• the number of posts went up, the number of words per post went up, the complexity of their language use increased, and they used more complex cognitive skills; much of this related to the teacher, who modelled academic language and cognitive strategies.
  • there was development from teacher to peer scaffolding
  • there was development of a learning community

It is important to investigate the effects of digital technologies on language learning and literacy. Warschauer summarised his own view of the overall value of laptops in schools as follows: “Laptops make a good school better, but they don’t make a bad school good.”

In their presentation, An Investigation into Mobile-Assisted Language Learning (MALL) Acceptance in China’s Higher Education Context, Yaru Meng (presenting a paper coauthored with Xiaomei Ma, Rui Liu and Huiqin He) began by mentioning that there are a number of studies of MALL from Japan, South Korea and the USA, but not so many to date in China.  She listed advantages of m-learning as:

  • portability
  • student connectivity
  • context sensitivity

On the other hand, there are:

  • technical limitations
  • users’ psychological limitations
  • pedagogical limitations

The current study, which involved university students in Northwestern China, addressed the changes in using different ICT devices for EFL in the past several years; mobile devices’ functions in different language learning modes; and students’ perceptions of mobile learning.  Overall, students preferred to use MP3 players and smartphones rather than traditional devices. They preferred paper-based learning for formal or deep learning, while mobile devices were preferred for informal learning. Some of the most common metaphors students used for mobile devices were: a resource centre, a treasure box, a sea of knowledge, an encyclopedia; a gate or window; and  a bridge, link or connection.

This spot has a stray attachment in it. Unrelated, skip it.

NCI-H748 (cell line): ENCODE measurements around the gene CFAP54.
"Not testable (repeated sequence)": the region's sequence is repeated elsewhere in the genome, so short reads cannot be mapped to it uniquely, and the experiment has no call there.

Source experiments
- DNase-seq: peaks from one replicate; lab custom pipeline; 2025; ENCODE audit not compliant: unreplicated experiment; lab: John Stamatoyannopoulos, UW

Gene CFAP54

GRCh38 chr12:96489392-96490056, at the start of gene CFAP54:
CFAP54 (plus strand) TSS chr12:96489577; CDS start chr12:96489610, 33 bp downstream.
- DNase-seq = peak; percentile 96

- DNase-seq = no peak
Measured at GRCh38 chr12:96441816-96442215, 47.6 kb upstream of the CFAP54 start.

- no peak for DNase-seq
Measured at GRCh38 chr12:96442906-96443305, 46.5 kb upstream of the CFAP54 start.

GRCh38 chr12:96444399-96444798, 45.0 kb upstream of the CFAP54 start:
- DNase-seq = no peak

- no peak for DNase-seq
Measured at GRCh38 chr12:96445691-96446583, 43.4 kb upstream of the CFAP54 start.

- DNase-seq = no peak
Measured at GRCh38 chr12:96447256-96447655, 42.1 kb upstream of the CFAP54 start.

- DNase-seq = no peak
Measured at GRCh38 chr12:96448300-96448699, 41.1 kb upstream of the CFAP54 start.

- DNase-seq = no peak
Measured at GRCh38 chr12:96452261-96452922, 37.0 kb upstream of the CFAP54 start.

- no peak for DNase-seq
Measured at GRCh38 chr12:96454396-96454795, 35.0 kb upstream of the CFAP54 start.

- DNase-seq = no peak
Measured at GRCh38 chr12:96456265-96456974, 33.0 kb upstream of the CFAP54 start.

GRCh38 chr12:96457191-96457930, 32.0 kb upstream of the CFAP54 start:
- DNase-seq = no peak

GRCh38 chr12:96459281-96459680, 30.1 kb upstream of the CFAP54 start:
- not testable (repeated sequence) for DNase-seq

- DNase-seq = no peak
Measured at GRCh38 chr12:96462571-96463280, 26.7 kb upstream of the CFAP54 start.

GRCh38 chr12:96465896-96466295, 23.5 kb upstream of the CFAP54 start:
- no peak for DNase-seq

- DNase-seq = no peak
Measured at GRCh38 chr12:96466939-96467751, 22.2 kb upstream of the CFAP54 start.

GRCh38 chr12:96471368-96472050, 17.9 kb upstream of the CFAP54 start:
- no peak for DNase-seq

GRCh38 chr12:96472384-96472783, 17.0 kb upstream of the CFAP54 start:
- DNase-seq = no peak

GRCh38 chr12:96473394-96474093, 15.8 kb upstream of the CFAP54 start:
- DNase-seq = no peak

The top advantages they saw of mobile devices for EFL were:

  • they are convenient and portable
  • there are no constraints of time and space
  • they are resources

The main disadvantages they listed were:

  • there are distractions, students need self-control and have less concentration
  • there are fewer functions, the learning is less systematic, and the information is not always trustworthy
  • it is inconvenient to have small screens and memory
  • there is no deep learning and students are likely to forget what they have learned

In summary, Meng concluded that mobile devices are gaining popularity in China; MALL is preferred for informal learning; there is split attention in the learning process and limited resources; and MALL only serves peripheral learning. She argued that MALL can play a significant supplemental role within formal language education. There are implications for teachers, who must become developers and evaluators of online resources, and evaluators and advisors of online learning. Students become classroom participators, self-directed learners, problem solvers, and they learn how to learn. The integration of MALL remains a big issue.